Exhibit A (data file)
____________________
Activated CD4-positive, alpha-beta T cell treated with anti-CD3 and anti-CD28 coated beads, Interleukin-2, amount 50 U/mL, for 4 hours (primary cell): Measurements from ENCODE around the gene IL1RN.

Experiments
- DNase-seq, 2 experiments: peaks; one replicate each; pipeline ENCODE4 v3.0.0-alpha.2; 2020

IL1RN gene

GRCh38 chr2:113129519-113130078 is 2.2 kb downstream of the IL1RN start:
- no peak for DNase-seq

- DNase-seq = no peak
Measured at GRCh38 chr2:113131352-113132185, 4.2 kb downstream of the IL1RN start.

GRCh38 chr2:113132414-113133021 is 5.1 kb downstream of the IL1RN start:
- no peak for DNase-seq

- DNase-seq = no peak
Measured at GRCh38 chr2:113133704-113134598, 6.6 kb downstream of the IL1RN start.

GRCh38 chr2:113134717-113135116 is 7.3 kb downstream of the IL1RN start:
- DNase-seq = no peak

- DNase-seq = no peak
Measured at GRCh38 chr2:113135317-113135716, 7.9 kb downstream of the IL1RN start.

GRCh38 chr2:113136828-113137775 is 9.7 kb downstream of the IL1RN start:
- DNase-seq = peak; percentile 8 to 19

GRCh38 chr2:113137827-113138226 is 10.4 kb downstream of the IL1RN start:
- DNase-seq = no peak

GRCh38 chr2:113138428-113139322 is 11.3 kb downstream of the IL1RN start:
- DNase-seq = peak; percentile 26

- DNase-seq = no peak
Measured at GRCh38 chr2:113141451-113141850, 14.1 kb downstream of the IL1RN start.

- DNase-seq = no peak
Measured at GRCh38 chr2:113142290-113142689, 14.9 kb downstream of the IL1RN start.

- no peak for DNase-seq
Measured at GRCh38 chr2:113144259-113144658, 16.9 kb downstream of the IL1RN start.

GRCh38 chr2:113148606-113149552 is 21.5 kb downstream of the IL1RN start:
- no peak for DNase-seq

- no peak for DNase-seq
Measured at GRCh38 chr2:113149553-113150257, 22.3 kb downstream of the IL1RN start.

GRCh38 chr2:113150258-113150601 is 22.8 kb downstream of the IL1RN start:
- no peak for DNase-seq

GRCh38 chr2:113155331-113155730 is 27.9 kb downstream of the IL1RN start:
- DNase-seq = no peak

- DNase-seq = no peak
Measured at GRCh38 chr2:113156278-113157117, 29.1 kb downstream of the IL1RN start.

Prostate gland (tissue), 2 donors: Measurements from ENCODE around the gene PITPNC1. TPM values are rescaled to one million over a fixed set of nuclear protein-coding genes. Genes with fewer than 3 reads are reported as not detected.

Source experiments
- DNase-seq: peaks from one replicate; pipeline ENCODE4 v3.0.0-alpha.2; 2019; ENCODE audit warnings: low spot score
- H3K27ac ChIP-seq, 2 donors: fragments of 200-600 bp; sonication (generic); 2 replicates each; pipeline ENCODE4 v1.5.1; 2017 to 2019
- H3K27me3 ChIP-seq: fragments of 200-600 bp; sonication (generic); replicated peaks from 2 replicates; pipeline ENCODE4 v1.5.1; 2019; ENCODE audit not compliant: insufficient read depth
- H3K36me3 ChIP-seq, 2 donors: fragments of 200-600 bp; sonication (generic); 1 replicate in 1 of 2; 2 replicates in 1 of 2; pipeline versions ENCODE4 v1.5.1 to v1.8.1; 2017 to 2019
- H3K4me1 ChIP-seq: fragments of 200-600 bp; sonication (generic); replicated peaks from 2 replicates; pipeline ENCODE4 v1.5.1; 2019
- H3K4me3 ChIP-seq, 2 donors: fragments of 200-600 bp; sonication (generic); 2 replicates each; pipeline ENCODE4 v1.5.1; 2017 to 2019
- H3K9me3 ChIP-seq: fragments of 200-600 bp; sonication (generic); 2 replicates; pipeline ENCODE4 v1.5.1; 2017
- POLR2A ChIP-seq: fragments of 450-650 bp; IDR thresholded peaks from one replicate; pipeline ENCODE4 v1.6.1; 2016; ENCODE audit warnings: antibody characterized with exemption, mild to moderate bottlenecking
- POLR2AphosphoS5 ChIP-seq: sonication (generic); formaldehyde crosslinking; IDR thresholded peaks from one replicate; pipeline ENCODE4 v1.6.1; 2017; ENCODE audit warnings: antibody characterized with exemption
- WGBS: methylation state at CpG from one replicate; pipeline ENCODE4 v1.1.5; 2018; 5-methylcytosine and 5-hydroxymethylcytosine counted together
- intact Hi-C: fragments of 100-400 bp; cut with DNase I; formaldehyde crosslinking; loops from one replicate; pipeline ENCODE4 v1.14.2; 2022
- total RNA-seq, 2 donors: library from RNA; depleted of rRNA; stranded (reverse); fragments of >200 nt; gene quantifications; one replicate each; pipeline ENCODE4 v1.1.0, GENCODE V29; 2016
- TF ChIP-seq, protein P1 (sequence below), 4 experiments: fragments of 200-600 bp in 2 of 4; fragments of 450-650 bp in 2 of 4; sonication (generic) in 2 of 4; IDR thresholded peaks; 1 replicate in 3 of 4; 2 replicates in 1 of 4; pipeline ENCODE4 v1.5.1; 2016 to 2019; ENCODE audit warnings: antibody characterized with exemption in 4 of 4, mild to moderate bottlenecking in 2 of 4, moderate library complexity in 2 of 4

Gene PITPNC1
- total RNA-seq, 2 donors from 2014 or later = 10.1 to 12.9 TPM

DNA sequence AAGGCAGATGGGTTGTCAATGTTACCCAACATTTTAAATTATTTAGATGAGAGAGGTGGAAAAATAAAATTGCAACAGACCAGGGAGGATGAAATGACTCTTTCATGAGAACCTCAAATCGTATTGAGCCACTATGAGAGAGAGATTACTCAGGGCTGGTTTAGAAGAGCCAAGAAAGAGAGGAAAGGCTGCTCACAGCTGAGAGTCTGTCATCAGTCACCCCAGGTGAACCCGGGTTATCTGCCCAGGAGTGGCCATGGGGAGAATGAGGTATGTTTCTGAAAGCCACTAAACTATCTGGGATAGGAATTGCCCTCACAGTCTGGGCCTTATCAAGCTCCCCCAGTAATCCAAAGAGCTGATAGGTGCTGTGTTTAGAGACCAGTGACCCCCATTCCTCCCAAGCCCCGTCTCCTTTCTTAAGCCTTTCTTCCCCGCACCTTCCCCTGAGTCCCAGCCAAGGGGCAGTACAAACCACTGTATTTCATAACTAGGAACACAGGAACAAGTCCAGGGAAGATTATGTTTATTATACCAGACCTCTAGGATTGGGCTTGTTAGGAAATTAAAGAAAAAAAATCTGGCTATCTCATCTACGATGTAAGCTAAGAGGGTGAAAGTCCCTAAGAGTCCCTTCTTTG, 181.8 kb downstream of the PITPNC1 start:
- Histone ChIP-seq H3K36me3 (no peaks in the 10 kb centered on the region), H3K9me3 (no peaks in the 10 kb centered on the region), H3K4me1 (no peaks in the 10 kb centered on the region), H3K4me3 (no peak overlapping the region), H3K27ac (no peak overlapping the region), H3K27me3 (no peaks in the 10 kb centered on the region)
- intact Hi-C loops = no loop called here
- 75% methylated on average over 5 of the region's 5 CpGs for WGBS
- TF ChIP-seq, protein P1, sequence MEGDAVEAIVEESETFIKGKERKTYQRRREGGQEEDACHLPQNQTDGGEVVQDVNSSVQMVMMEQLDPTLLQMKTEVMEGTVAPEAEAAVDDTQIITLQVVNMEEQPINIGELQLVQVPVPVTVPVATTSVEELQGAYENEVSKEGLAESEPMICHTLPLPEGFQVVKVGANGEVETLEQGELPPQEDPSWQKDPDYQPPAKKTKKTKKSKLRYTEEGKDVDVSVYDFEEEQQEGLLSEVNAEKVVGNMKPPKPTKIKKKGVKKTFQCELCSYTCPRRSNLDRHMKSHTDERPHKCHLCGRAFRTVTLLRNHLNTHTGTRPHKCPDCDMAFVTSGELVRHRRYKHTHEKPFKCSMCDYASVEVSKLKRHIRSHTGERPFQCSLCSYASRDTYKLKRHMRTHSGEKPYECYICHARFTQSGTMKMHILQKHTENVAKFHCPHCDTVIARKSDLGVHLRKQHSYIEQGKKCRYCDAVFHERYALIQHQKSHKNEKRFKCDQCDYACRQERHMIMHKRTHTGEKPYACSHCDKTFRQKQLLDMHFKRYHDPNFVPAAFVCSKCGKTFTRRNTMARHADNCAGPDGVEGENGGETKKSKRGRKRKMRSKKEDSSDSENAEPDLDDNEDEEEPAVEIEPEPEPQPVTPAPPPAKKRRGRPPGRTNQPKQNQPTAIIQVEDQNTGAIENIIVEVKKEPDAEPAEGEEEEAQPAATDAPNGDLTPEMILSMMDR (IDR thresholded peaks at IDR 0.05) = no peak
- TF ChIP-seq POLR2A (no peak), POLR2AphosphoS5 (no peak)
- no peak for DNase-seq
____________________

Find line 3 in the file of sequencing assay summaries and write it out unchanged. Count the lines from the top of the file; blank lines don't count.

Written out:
- DNase-seq, 2 experiments: peaks; one replicate each; pipeline ENCODE4 v3.0.0-alpha.2; 2020